The Adaptive Agency Blog

How To Niche Down (Part 1)

by | Jan 30, 2024 | Strategy

Too many agents are stuck in the grind. They got into business for great reasons:

  • be their own boss
  • make a lot of money
  • help protect people

Now, they work internet leads for a living.

There is a path to the impact and the income you dreamed of. But it’s not in being the hardest-working commodity auto insurance seller.


Because nobody cares. If a customer just wants to save a few dollars, their options are limitless. They came to you to save money. They’ll leave for the same reason. And they might not even remember your name.

If you want customers who give you all of their business, stay with you for decades, and give you ridiculous Customer Lifetime Value, you have to stop selling random products to random people. You need to find your niche. And you need to dominate it.


What Do I Mean By “Niche”?

I’m talking about the intersection of two things:

  • Customers with non-commodity needs and wants.
  • A provider with the ideal solution.

When these two things come together, customers get excess value. And they return the favor in cross-sales, retention, and referrals.

non-niche is something like “everybody who wants a good price on car insurance.”

soft niche could be “customers who want good service”. Or convenience. Or to deal with someone they know. These customers are better than random, price-obsessed customers.

robust niche solves a small number of  important problems for a small target segment of the market.

The transaction volume for a robust niche is lower, but so is customer churn and competition.

On the other hand, a robust niche offers higher margins, greater impact, and deeper satisfaction.

Niche owners work fewer leads, but the leads have higher intent and close more often and with higher premiums.

Let’s dig into what a niche might look like.


Niche-Building Approaches:

There are a few ways to niche down. Here are four examples, in order of robustness:

  1. Offer better service.
  2. Offer convenience.
  3. Leverage your information advantage.
  4. Specialize.


Offer Better Service

It’s hard to really call this a niche, but it does start to separate customers who want value from price shoppers.

If you offer better service, you’ll tend to retain customers who are somewhat less price-sensitive. They’ll stick around as long as prices don’t jump too high.

Most agents believe they serve this niche, making it hard for agents to really differentiate themselves via “better service.”

Moreover, most agents who claim to serve this “niche” don’t actually prospect accordingly. They grind leads, take what they win, and then deploy “good customer service” as a retention tool.


Offer Convenience

People with money will pay more for convenience. Having an agent nearby, having all their policies in one place, straightforward bills and an easy claims process are all examples.

These folks throw away insurance mailers from your competitors. And they don’t worry too much when prices go up. They simply don’t want the hassle.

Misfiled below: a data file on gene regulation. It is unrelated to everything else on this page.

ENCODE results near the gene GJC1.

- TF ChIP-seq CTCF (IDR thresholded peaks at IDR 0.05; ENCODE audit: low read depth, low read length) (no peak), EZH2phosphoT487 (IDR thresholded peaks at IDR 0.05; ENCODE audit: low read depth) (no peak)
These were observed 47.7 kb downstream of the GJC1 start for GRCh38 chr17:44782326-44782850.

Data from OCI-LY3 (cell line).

But they are susceptible to major price increases. And they’re vulnerable to conversations with friends and colleagues about better overall solutions.

As with agents who focus on “better service,” convenience is more for retention and multi-lining after-the-fact. But prospecting and the buyer’s journey are mostly indistinguishable from other agencies.


Leverage Your Information Advantage

A certain slice of the market is interested in “doing it right.” They want to deal with someone who can educate and empower them to make good financial decisions. They’re looking for an expert.

You have years of experience and know-how to share. That’s worth something, and customers who understand that value won’t settle for something cheap and generic.

This is a smaller market, but there’s also less competition. The differentiation is high.

There’s a catch, though. Some agents use their information advantage to overwhelm clients into buying. When the client starts to feel vulnerable because of their information disadvantage, things start to go sideways.

Agents with a niche in this realm prospect differently. They can’t afford to sift through a thousand bargain-hunters. Instead they spend their time with their best clients, rubbing shoulders with their networks, and driving a lot of referral business. They also have a presence in the community, and they seek out opportunities to share their knowledge as a brand-building exercise.



This is where you really niche down. Finding customers with a particular need and developing a best-in-class approach to fulfilling it. This is scary to most small businesses because it means missing out on a lot of transactions. But if you can become the go-to for that segment, you win.

Sales development in a niche like this is as specialized and unique as the customers, the problems being solved, and the solutions being proposed.

Niching down is not for everyone. That’s why it’s a niche. It requires a commitment to doing business very well over a long period of time.

In fact, that’s what we’ll be talking about in the next article: care, credibility, and differentiation.

Here is a link to Part 2.